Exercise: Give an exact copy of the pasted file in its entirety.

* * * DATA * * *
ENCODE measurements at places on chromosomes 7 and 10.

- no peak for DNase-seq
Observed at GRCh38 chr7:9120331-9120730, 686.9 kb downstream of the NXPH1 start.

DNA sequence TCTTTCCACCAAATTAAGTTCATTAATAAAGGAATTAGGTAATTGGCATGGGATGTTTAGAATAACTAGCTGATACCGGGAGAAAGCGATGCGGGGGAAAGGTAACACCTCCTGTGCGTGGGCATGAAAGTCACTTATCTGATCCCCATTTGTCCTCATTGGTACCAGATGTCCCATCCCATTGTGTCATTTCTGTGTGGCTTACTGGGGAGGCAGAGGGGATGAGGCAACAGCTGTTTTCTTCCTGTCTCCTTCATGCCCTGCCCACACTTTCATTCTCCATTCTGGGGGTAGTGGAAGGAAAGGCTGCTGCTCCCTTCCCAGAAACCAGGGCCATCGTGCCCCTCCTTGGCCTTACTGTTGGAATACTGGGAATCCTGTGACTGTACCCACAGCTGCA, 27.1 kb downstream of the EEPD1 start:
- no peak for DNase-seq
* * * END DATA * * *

ENCODE measurements at places on chromosomes 7 and 10.

- no peak for DNase-seq
Observed at GRCh38 chr7:9120331-9120730, 686.9 kb downstream of the NXPH1 start.

DNA sequence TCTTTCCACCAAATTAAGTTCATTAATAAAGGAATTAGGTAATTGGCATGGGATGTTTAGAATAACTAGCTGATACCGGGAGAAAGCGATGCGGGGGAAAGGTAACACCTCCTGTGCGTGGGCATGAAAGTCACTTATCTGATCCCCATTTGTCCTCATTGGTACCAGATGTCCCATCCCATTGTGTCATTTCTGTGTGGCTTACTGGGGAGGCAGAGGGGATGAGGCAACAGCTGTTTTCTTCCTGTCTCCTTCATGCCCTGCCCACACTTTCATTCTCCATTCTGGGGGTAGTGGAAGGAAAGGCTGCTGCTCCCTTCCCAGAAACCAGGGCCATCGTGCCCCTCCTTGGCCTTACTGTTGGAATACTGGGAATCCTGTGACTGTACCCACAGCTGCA, 27.1 kb downstream of the EEPD1 start:
- no peak for DNase-seq